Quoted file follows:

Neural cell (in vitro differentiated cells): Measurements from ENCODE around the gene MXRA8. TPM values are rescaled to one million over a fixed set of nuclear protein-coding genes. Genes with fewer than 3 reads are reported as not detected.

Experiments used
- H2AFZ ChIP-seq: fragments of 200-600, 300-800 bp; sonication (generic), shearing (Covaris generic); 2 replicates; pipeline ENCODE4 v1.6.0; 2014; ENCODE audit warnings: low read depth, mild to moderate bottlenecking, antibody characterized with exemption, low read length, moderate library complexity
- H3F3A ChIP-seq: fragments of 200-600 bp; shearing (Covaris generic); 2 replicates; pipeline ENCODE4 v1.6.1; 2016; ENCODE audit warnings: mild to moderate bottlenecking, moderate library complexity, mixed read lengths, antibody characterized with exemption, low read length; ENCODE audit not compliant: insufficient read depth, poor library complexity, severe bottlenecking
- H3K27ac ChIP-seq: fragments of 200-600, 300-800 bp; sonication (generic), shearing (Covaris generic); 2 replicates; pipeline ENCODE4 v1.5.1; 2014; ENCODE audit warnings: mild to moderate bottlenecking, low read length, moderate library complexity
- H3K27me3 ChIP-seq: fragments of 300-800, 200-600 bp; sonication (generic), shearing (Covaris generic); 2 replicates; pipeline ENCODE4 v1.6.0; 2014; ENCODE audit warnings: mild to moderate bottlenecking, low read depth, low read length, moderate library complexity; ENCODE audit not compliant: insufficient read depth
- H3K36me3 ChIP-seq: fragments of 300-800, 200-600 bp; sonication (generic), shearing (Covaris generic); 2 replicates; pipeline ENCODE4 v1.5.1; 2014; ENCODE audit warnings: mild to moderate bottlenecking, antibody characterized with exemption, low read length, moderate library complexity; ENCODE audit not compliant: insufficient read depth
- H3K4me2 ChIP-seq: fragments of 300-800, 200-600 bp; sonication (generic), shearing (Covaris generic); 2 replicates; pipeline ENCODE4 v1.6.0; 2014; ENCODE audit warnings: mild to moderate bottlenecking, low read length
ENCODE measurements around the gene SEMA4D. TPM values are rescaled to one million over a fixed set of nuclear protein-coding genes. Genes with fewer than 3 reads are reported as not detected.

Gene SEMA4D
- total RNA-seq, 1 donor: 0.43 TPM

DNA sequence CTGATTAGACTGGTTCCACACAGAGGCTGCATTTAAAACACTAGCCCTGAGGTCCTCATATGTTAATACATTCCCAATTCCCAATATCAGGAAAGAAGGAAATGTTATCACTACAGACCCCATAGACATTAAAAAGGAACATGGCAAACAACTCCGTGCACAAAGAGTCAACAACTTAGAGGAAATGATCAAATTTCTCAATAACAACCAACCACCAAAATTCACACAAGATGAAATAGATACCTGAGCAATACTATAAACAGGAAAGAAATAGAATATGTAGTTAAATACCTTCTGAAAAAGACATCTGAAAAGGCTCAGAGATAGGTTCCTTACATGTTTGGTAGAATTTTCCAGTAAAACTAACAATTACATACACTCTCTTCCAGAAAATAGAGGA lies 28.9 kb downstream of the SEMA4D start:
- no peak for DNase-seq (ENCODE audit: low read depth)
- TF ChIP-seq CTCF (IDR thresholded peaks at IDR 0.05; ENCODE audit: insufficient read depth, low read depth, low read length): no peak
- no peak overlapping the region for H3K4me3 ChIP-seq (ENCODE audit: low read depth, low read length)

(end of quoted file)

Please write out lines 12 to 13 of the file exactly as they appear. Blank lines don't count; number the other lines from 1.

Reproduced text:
DNA sequence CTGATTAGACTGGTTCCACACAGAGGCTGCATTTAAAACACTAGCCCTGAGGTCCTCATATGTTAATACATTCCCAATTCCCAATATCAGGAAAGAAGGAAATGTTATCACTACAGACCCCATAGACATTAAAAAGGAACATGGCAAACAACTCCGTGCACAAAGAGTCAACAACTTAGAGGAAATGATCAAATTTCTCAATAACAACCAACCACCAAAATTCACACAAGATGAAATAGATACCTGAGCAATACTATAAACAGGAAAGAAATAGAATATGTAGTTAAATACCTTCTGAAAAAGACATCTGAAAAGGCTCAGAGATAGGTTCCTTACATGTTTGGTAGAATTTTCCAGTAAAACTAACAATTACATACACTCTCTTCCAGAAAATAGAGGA lies 28.9 kb downstream of the SEMA4D start:
- no peak for DNase-seq (ENCODE audit: low read depth)